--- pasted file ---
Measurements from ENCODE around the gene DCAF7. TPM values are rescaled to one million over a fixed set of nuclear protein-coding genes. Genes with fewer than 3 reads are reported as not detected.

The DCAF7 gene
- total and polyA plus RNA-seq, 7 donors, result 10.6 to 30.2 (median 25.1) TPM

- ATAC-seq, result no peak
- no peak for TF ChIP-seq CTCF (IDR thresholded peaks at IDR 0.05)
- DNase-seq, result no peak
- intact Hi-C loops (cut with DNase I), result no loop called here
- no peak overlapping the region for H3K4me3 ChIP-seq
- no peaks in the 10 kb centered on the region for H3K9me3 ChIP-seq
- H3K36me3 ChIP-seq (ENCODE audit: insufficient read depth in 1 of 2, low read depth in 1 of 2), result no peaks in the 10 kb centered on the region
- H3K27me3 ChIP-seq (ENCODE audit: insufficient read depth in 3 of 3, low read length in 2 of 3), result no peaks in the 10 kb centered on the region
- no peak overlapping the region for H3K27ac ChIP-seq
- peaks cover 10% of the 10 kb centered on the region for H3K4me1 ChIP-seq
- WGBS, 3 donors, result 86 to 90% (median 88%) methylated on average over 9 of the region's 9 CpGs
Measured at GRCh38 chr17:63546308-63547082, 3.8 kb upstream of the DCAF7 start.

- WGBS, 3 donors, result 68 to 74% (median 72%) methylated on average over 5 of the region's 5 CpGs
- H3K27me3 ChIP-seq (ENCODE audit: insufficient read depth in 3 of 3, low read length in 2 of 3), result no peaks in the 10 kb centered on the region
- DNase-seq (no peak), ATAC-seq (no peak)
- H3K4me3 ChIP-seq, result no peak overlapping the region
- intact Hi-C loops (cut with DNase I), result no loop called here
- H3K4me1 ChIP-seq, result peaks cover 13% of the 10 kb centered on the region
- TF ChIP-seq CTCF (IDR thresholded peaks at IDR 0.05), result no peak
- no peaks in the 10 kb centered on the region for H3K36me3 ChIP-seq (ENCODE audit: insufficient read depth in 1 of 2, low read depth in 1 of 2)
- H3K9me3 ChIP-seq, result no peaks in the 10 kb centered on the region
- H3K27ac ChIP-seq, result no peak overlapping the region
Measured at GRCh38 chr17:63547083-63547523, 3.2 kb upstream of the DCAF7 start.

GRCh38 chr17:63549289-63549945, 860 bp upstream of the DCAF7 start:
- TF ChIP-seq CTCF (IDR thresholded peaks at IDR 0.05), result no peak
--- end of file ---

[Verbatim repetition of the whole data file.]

Measurements from ENCODE around the gene DCAF7. TPM values are rescaled to one million over a fixed set of nuclear protein-coding genes. Genes with fewer than 3 reads are reported as not detected.

The DCAF7 gene
- total and polyA plus RNA-seq, 7 donors, result 10.6 to 30.2 (median 25.1) TPM

- ATAC-seq, result no peak
- no peak for TF ChIP-seq CTCF (IDR thresholded peaks at IDR 0.05)
- DNase-seq, result no peak
- intact Hi-C loops (cut with DNase I), result no loop called here
- no peak overlapping the region for H3K4me3 ChIP-seq
- no peaks in the 10 kb centered on the region for H3K9me3 ChIP-seq
- H3K36me3 ChIP-seq (ENCODE audit: insufficient read depth in 1 of 2, low read depth in 1 of 2), result no peaks in the 10 kb centered on the region
- H3K27me3 ChIP-seq (ENCODE audit: insufficient read depth in 3 of 3, low read length in 2 of 3), result no peaks in the 10 kb centered on the region
- no peak overlapping the region for H3K27ac ChIP-seq
- peaks cover 10% of the 10 kb centered on the region for H3K4me1 ChIP-seq
- WGBS, 3 donors, result 86 to 90% (median 88%) methylated on average over 9 of the region's 9 CpGs
Measured at GRCh38 chr17:63546308-63547082, 3.8 kb upstream of the DCAF7 start.

- WGBS, 3 donors, result 68 to 74% (median 72%) methylated on average over 5 of the region's 5 CpGs
- H3K27me3 ChIP-seq (ENCODE audit: insufficient read depth in 3 of 3, low read length in 2 of 3), result no peaks in the 10 kb centered on the region
- DNase-seq (no peak), ATAC-seq (no peak)
- H3K4me3 ChIP-seq, result no peak overlapping the region
- intact Hi-C loops (cut with DNase I), result no loop called here
- H3K4me1 ChIP-seq, result peaks cover 13% of the 10 kb centered on the region
- TF ChIP-seq CTCF (IDR thresholded peaks at IDR 0.05), result no peak
- no peaks in the 10 kb centered on the region for H3K36me3 ChIP-seq (ENCODE audit: insufficient read depth in 1 of 2, low read depth in 1 of 2)
- H3K9me3 ChIP-seq, result no peaks in the 10 kb centered on the region
- H3K27ac ChIP-seq, result no peak overlapping the region
Measured at GRCh38 chr17:63547083-63547523, 3.2 kb upstream of the DCAF7 start.

GRCh38 chr17:63549289-63549945, 860 bp upstream of the DCAF7 start:
- TF ChIP-seq CTCF (IDR thresholded peaks at IDR 0.05), result no peak